Winter ultras are becoming more and more prevalent, and fat bikers are starting to reach endless distances on their bikes in winter months. The gear and components are important for a number of reasons, but maybe the most difficult element of these particular rides are variable conditions. Warm and soft conditions can get you down into a t-shirt with nearly 0 psi,  where cold and firm conditions will test your layering and tire choices. Last week I had the pleasure in taking part in the Fat Pursuit, the only winter ultra in the western United States, excluding Alaska. A week leading up to the race, things looked pretty good as far as conditions, at least much better than last year. A recent storm that dropped nearly 3 feet would clear out, temperatures were going to sit just below the 20’s, and there was little or no precipitation in the forecast. So I prepared for what I thought those conditions would be like. Living in Colorado, where the lows were dipping into the negatives every night was a good test. If I would have known that I would wake up on race day to temperatures as high as 25* at 5:30am, I would have changed my clothing and gear system out. Below are 3 things that worked almost to perfection, and 3 things that caused headaches.

3 things that worked

Stove: If the race was not challenging enough, Jay Petervary and crew wanted to see if you knew how to use your gear. Whether it was announced or not, there would be a mandatory stop where you had to boil water with the stove you carry. This was a great idea as it made me figure out what gasses worked well in cold weather. I purchased an MSR Whisperlite Universal, because I do plan on using it down the road, and I already owned a JetBoil Sol. My intent was to use the Whisperlite Universal for white gas and the Jet Boil for isobutane. Isobutane tends to have a difficult time in really cold conditions, while white gas does not. About a week before the race, I put my isobutane canister outside in around 5 degree weather. About 3 hours later I went for a ride to test it out. Fat Pursuit After riding a bit, I stopped, shook up the isobutane, and screwed it on the stove –  it lit up instantly. It took just over 5 minutes to bring the water to a boil, slower than it normally would, but I knew if it would work in these temperatures, it would work just fine in 20* temperatures in Idaho. Shoes: Maybe one of the most important piece of gear for me are my shoes. After testing a number of different systems out early last year, including vapor barriers and socks, I decided to purchase some 45NRTH Wolvhammer boots. I typically wear a size 11 (45) shoe, but went with a size 47 after taking advice from Pete Bassinger. Going with a bigger size shoe allowed me to layer up socks without creating too tight of a fit and losing circulation. Fat Pursuit I then customized a 40 Below over booty/gator by cutting out the bottoms to expose the Vibram soles of the Wolvhammers. I used silicone to seal the over booty to the side/sole of the boot for a perfect fit. During the race I rolled down the gator portion of the booty as it was very warm. If it had been cold those gators would act as another layer for the lower portion of my leg. One thing I think is important to mention is my bottom base layer. I make sure I do not tuck this layer into my socks or boot to ensure that my feet breath a bit more. Overall this system worked very well, I would have been prepared for -30* but was still comfortable in mid 30’s. Layering: It is extremely difficult to train in one climate and race in another, luckily for me Colorado and Idaho have similar climates and I was able to prepare for them. Knowing the warm temperatures ahead, my layering system would be pretty minimal.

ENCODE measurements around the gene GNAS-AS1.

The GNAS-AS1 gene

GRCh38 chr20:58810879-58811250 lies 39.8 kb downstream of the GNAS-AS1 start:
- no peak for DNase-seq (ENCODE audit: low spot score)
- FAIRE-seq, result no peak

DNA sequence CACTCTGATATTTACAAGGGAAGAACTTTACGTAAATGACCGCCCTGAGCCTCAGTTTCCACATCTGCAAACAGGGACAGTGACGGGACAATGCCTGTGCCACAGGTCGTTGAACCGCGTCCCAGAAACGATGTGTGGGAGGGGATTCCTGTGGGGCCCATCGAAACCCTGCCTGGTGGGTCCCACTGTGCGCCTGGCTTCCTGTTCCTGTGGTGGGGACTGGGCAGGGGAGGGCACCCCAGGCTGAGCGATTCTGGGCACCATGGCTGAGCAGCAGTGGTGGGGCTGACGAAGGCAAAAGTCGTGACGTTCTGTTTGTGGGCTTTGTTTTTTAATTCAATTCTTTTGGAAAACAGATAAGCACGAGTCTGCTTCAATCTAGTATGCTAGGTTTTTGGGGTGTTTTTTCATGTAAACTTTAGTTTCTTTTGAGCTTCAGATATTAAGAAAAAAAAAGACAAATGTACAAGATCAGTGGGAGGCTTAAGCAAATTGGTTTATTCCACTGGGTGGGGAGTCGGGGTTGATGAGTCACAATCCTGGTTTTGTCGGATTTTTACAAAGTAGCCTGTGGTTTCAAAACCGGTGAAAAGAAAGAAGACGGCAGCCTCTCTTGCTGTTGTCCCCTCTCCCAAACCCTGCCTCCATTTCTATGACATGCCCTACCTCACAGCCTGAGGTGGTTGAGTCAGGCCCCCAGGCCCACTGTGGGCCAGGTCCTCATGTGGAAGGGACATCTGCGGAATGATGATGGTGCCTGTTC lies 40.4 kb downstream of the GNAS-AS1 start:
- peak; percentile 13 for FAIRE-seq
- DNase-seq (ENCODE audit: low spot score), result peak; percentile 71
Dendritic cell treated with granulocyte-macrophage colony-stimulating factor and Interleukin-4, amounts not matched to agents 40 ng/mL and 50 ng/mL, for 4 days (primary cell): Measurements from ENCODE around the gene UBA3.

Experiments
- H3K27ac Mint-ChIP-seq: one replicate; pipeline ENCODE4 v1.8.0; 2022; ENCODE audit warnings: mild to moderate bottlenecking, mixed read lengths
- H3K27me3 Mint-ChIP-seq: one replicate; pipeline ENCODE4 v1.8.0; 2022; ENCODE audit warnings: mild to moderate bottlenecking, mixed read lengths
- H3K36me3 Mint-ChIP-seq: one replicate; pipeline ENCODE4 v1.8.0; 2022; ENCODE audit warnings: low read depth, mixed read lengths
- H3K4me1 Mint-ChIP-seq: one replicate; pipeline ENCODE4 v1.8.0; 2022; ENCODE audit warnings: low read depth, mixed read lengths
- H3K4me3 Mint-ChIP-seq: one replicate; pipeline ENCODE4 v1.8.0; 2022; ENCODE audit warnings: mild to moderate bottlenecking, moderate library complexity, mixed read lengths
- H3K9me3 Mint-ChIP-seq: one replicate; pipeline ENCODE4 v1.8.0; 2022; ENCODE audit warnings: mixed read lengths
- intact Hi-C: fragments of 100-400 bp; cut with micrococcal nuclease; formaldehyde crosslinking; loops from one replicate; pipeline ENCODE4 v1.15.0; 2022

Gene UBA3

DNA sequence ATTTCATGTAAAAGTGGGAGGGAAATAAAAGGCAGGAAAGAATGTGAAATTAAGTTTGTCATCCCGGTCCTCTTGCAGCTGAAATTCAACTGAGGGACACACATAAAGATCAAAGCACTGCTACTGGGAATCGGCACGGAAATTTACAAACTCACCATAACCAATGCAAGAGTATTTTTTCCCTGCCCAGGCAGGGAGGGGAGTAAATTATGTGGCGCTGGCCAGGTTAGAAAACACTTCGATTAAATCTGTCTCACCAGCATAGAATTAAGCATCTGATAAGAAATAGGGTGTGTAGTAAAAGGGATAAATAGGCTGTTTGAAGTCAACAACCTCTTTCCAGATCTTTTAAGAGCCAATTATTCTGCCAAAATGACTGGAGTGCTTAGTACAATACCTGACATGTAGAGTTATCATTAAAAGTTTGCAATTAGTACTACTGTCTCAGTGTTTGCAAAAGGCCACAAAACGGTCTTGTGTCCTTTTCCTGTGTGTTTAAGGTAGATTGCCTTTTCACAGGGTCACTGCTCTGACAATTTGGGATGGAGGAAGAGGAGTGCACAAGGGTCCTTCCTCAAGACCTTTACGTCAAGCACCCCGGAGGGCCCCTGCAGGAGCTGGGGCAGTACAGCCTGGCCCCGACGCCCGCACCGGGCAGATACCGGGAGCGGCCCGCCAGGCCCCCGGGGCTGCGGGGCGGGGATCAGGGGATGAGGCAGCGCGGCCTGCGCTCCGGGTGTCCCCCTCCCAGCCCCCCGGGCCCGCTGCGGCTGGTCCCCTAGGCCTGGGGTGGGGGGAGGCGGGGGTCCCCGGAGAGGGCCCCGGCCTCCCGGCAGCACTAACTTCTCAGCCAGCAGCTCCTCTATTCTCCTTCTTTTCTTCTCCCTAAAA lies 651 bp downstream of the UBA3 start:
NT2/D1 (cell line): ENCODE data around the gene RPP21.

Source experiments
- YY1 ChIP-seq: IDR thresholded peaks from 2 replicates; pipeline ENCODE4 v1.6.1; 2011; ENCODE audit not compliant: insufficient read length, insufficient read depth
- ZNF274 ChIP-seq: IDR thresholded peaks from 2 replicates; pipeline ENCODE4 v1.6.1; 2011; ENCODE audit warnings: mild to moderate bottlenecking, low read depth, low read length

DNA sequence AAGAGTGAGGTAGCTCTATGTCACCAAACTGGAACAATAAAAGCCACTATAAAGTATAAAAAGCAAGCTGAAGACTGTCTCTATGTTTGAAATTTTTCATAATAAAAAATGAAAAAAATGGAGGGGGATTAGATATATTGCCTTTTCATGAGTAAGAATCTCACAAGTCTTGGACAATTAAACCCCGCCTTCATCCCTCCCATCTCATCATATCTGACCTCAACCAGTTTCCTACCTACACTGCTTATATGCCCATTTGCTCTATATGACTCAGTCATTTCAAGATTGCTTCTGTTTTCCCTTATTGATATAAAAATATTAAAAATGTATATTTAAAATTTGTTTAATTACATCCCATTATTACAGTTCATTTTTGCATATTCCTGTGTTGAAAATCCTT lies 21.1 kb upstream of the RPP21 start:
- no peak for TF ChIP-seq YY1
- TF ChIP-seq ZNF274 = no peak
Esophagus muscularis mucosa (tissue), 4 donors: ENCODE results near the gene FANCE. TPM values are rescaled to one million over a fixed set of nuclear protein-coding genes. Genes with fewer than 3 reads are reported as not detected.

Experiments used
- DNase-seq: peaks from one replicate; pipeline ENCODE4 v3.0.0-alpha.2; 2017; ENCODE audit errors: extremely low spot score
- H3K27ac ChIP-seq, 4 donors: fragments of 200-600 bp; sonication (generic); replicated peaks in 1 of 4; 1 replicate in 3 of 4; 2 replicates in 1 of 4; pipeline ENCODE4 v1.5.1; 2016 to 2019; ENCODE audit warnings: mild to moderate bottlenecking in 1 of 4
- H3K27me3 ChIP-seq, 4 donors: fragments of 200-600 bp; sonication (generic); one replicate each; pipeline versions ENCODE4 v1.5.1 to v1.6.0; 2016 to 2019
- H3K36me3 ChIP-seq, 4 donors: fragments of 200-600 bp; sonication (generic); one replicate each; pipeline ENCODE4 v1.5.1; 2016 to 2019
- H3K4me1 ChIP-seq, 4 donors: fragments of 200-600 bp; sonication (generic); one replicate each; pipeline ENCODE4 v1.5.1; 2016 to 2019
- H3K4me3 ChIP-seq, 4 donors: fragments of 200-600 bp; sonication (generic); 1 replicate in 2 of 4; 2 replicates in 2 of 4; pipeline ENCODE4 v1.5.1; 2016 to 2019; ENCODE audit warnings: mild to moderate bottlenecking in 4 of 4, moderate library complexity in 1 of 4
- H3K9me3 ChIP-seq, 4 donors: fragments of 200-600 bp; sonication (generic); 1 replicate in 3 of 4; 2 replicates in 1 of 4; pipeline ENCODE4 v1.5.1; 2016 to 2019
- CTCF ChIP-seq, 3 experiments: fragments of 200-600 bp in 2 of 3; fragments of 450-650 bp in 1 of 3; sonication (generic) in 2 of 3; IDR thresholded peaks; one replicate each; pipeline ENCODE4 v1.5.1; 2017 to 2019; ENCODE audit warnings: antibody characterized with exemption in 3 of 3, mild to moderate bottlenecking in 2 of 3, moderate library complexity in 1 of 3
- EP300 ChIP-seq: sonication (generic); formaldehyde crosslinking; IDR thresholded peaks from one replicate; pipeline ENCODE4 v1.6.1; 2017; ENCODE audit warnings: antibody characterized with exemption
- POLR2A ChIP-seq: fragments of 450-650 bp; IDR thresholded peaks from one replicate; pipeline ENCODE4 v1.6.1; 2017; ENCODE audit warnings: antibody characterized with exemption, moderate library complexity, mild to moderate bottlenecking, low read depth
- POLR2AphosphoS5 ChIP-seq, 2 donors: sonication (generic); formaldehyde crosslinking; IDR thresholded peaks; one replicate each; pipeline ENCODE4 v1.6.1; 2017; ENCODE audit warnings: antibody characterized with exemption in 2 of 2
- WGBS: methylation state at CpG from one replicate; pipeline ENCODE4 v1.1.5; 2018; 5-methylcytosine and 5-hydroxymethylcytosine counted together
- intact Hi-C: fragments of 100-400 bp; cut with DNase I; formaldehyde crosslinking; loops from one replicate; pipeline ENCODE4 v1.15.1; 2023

(Photo: Trent Bona – Courtesy of Mountain Flyer Magazine)